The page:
How Forever Is The Internet And Your Data?

At one level we should all be very worried about anything we post online, because (as has been proven numerous times) when you post anything it can stay around forever. What you may flippantly say today can come back and bite you in the ass at any point, for decade’s to come. Just look at the current US presidential election. There are currently thousands of journalists trawling though every single word said, written or recorded by every prospective candidate, and anyone they ever knew, looking for anything to keep people looking across the next ad break.

Conversely it’s almost impossible to imagine that all the data that is being generated today will be kept forever. Through a mix of data corruption, replacement of legacy technology and efforts people make to delete older or boring material, it’s hard to know what data will be kept.

Today’s storage mediums such as disk drives, tape backups, solid state / flash memory, CD’s and DVD’s all have very finite lives.

• Tapes rely on the magnetic properties of metalized particles sprayed onto the surface of a long tape. Over time the magnetic alignment of the materials do decay, and because tape is wound as a spool, there is also the impact of different layers of the tape interacting. Actually since the most modern tapes use techniques to squash ever greater volumes of data per square inch, even with the latest data correction and recovery algorithms and the advanced physical material newer tape technologies may actually be getting less reliable in terms of longevity.

• Hard disks have the data stored on a magnetic layer sprayed onto disks, which spin at high speed with the read/write head sitting microns above the surface. There is a lot of continual physical movement and so they do wear out. They may last for decades, but ask anyone who runs a datacenter, how often they have to replace blown drives, it is a daily activity. Modern disk drives are exponentially more reliable than ones of decades ago, but there are just so many in use that the math means even a small percentage of a large number is a large number.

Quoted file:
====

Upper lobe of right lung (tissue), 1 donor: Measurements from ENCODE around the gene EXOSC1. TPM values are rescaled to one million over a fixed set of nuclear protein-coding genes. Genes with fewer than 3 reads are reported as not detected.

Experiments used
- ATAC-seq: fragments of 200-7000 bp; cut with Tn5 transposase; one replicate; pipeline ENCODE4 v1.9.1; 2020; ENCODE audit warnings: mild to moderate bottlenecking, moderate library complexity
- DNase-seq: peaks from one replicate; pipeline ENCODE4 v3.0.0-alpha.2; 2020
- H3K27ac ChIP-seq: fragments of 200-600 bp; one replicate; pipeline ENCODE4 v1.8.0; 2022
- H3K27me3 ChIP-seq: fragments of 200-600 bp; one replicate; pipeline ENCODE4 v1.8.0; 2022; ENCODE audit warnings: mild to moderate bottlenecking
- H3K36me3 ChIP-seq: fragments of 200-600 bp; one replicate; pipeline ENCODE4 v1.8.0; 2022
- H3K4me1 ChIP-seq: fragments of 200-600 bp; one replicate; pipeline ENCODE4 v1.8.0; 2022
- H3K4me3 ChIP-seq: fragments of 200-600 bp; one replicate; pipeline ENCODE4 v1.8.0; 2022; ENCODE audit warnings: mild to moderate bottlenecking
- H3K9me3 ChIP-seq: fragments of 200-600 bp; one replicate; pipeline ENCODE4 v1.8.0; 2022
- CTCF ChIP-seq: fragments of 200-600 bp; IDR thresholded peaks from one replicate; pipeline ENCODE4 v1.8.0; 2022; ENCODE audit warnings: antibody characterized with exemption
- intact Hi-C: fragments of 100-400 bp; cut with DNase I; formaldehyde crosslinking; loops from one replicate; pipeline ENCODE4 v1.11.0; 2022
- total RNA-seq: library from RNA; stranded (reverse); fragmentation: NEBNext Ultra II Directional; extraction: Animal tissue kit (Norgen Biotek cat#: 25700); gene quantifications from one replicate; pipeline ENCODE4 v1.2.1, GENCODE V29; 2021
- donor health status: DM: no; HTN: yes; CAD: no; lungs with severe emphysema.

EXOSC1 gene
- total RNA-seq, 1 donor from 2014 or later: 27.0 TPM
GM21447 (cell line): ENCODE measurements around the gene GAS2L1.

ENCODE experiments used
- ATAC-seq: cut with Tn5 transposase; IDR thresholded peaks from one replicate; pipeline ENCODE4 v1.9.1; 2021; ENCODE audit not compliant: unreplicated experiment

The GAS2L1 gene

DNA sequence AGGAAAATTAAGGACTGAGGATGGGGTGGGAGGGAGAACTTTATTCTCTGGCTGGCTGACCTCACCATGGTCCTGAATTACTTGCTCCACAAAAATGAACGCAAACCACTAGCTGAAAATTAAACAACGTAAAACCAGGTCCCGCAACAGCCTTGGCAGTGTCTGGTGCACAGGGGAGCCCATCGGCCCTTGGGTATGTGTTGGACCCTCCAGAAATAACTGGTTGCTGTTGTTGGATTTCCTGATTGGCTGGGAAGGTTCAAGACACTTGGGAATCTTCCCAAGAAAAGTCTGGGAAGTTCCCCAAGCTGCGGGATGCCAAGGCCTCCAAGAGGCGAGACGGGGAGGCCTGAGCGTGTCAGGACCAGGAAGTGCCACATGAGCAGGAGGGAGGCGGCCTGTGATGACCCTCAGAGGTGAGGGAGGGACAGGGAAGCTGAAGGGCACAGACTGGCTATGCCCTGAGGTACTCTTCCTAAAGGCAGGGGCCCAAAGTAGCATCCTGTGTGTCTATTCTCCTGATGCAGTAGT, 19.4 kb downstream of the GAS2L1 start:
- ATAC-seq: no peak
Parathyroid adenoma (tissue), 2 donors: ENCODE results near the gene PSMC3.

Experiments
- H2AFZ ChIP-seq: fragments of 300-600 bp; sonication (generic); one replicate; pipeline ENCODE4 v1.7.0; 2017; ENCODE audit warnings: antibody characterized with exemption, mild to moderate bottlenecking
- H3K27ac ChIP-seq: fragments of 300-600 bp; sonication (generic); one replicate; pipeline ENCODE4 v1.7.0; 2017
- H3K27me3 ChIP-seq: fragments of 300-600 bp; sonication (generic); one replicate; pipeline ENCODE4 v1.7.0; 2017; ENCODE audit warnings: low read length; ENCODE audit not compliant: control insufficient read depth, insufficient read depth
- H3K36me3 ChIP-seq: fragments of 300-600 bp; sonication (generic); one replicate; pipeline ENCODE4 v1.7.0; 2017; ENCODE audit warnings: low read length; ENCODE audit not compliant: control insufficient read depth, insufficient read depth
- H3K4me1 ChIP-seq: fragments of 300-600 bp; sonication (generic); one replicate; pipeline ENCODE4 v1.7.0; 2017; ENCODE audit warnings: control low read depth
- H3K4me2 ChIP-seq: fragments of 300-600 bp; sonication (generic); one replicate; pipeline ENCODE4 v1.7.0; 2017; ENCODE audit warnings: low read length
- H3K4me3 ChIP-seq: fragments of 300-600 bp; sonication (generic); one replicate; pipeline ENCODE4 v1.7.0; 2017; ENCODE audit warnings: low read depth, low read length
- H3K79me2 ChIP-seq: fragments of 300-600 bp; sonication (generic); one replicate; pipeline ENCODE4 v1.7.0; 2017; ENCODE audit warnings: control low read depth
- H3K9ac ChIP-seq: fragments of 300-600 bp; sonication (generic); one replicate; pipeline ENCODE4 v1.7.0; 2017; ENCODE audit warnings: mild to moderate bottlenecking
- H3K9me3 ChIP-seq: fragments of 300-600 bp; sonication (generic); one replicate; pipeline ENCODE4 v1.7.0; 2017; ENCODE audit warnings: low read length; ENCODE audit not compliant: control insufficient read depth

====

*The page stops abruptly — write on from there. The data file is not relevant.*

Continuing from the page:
• CD’s and DVD’s in theory could last for hundreds of years, but writable ones are much more delicate than you would imagine. They rely on organic compounds as the writing layer. A small scratch on the label side can allow moisture to invade causing the written data to erode. Yes DVD’s “could” last a long time, but it’s not guaranteed. And in the same way that it always rains after you wash the car, that most critical disk is always the one that has a problem being read back.

• Solid state drives and flash cards don’t rely on magnetic particles or moving parts, but the longevity of them is not that clear, because they really haven’t been around for that long. Depending on the technology used some people say the storage time for offline drives could be as low as a few months. USB sticks seem to have longer planned lives, maybe in excess of 20 years or more. But we are in the “wait and see” phase.

There really is no medium in use today that can guarantee stored data will last hundreds or thousands of years. The most reliable medium we know of is still stone tablets and parchment, but it’s fair to say these have a very slow write and read speeds and the data capacity per square inch really doesn’t work for today’s data volumes ☺

Technology in use just thirty years ago to provide long terms storage probably worked quite well, but there are now so few drives available to read the stored data from that time, it’s not clear how good it really was.

Cloud storage sounds great, as you are making the problem someone else’s. The idea is you pay them, and they take on the burden of making sure your data is retrievable in the future. This is probably a good idea, as a company that spends all its time thinking about just storage should be able to keep moving data to modern new types of devices as they become available, therefore keeping it readable . The caveats are :

1. You need to keep paying them. Forget and your data could be deleted.
2. They had better stay in business.